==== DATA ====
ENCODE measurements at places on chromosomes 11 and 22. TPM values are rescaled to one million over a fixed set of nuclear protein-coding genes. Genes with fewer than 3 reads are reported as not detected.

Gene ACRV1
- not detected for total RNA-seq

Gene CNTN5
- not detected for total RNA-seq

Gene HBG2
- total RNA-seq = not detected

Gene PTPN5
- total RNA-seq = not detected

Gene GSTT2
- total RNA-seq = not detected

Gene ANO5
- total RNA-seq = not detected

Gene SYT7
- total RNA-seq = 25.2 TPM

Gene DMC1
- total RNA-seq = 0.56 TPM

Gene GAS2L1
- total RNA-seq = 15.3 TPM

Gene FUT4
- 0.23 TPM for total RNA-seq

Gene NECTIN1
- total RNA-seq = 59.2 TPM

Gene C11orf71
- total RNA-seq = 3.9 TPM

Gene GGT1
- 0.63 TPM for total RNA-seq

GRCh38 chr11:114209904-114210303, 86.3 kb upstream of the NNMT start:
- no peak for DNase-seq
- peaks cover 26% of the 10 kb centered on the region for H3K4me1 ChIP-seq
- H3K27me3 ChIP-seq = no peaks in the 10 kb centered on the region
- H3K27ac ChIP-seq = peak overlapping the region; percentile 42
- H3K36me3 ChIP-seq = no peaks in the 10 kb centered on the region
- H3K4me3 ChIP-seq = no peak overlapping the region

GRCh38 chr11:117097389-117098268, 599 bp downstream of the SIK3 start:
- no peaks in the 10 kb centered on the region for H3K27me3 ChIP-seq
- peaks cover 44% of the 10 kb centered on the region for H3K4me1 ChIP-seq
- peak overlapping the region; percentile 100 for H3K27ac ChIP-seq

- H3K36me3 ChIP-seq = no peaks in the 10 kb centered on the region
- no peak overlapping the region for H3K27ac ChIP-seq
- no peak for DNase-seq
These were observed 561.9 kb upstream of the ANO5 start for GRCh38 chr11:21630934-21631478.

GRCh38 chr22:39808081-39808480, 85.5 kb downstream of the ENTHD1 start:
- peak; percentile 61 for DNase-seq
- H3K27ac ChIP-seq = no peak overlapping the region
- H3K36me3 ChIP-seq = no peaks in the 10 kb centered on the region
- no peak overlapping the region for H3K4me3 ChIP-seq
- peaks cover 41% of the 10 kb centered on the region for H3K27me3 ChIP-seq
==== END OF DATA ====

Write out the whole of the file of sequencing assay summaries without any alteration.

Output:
ENCODE measurements at places on chromosomes 11 and 22. TPM values are rescaled to one million over a fixed set of nuclear protein-coding genes. Genes with fewer than 3 reads are reported as not detected.

Gene ACRV1
- not detected for total RNA-seq

Gene CNTN5
- not detected for total RNA-seq

Gene HBG2
- total RNA-seq = not detected

Gene PTPN5
- total RNA-seq = not detected

Gene GSTT2
- total RNA-seq = not detected

Gene ANO5
- total RNA-seq = not detected

Gene SYT7
- total RNA-seq = 25.2 TPM

Gene DMC1
- total RNA-seq = 0.56 TPM

Gene GAS2L1
- total RNA-seq = 15.3 TPM

Gene FUT4
- 0.23 TPM for total RNA-seq

Gene NECTIN1
- total RNA-seq = 59.2 TPM

Gene C11orf71
- total RNA-seq = 3.9 TPM

Gene GGT1
- 0.63 TPM for total RNA-seq

GRCh38 chr11:114209904-114210303, 86.3 kb upstream of the NNMT start:
- no peak for DNase-seq
- peaks cover 26% of the 10 kb centered on the region for H3K4me1 ChIP-seq
- H3K27me3 ChIP-seq = no peaks in the 10 kb centered on the region
- H3K27ac ChIP-seq = peak overlapping the region; percentile 42
- H3K36me3 ChIP-seq = no peaks in the 10 kb centered on the region
- H3K4me3 ChIP-seq = no peak overlapping the region

GRCh38 chr11:117097389-117098268, 599 bp downstream of the SIK3 start:
- no peaks in the 10 kb centered on the region for H3K27me3 ChIP-seq
- peaks cover 44% of the 10 kb centered on the region for H3K4me1 ChIP-seq
- peak overlapping the region; percentile 100 for H3K27ac ChIP-seq

- H3K36me3 ChIP-seq = no peaks in the 10 kb centered on the region
- no peak overlapping the region for H3K27ac ChIP-seq
- no peak for DNase-seq
These were observed 561.9 kb upstream of the ANO5 start for GRCh38 chr11:21630934-21631478.

GRCh38 chr22:39808081-39808480, 85.5 kb downstream of the ENTHD1 start:
- peak; percentile 61 for DNase-seq
- H3K27ac ChIP-seq = no peak overlapping the region
- H3K36me3 ChIP-seq = no peaks in the 10 kb centered on the region
- no peak overlapping the region for H3K4me3 ChIP-seq
- peaks cover 41% of the 10 kb centered on the region for H3K27me3 ChIP-seq